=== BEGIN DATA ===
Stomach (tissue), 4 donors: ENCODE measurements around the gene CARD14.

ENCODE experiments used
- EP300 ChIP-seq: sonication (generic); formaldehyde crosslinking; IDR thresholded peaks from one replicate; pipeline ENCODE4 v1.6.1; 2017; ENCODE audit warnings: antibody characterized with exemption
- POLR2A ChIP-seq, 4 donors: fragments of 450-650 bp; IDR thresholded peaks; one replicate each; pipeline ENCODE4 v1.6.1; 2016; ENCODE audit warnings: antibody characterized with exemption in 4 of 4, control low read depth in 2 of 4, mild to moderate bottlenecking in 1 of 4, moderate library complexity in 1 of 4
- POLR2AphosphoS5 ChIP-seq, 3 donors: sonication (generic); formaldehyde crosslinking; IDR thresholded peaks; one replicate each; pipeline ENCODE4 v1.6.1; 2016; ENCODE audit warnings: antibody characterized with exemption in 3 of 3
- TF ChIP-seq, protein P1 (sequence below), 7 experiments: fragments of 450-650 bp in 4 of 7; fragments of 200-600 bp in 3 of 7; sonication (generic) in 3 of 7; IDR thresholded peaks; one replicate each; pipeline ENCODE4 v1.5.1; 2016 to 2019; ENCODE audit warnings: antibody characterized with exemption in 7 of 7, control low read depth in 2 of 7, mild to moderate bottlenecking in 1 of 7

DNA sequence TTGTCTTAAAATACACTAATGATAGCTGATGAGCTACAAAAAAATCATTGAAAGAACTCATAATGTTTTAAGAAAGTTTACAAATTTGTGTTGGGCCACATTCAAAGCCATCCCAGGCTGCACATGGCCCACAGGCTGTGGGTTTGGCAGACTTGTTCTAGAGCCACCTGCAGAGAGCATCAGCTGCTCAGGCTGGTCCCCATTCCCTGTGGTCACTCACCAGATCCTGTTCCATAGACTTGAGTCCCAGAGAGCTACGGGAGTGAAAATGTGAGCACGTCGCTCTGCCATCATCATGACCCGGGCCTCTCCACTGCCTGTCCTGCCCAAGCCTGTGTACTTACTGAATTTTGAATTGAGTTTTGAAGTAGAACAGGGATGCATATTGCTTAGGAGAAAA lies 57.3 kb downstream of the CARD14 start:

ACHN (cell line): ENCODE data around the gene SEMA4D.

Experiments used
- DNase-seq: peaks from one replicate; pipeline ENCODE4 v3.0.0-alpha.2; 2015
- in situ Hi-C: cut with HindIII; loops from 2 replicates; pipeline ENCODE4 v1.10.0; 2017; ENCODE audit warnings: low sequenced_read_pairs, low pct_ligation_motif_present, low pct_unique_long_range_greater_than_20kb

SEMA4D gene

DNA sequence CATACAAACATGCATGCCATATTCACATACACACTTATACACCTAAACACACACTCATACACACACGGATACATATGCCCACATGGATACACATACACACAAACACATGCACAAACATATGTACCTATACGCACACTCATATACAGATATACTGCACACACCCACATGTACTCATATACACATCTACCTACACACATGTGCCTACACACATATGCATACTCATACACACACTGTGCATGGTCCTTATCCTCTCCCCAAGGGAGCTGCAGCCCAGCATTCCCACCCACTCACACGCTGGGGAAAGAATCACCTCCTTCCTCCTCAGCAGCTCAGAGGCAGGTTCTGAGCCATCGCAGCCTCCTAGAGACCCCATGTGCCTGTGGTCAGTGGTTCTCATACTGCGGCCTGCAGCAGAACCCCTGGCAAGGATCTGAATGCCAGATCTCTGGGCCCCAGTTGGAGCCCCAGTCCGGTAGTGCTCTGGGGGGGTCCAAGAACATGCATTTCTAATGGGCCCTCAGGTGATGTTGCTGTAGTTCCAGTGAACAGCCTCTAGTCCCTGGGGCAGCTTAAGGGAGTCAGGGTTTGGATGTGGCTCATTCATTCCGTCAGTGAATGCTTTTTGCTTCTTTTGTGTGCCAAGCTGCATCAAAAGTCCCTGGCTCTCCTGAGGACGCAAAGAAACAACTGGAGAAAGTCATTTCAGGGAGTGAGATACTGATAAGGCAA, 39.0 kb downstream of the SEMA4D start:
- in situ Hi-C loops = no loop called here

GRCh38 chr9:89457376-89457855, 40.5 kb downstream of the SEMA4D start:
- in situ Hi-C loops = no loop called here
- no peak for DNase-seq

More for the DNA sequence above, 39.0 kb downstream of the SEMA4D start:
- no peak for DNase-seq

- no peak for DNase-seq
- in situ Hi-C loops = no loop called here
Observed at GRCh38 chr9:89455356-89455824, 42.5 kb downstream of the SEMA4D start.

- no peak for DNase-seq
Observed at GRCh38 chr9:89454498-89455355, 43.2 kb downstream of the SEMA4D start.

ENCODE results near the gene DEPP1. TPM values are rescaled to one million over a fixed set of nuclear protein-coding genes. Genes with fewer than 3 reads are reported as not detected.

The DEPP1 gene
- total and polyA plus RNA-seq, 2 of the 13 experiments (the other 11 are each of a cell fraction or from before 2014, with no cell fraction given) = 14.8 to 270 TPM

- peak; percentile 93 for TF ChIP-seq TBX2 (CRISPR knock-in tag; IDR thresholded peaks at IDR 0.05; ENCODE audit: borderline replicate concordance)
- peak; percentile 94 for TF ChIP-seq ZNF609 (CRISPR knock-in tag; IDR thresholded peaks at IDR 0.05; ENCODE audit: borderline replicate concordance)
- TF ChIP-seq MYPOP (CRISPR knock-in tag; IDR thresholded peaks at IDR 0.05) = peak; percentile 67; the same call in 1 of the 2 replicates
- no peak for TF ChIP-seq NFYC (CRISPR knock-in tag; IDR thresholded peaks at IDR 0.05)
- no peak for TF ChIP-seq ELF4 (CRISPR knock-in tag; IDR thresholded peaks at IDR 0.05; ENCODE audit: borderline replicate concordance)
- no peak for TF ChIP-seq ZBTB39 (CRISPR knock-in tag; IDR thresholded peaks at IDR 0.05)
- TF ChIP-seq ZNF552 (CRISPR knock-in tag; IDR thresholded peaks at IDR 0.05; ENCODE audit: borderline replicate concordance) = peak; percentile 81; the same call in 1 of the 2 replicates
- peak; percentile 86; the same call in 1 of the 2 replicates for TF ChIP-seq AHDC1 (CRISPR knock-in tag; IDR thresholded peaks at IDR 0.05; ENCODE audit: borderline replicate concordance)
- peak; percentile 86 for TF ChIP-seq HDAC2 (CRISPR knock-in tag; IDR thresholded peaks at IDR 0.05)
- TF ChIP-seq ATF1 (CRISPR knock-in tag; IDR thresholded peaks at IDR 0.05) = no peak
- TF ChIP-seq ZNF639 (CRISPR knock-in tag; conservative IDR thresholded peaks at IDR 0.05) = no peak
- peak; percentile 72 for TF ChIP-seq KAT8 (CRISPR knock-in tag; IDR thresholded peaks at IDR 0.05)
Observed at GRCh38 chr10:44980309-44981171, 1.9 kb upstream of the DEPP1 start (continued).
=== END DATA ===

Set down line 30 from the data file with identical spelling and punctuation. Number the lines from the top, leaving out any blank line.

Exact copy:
- TF ChIP-seq MYPOP (CRISPR knock-in tag; IDR thresholded peaks at IDR 0.05) = peak; percentile 67; the same call in 1 of the 2 replicates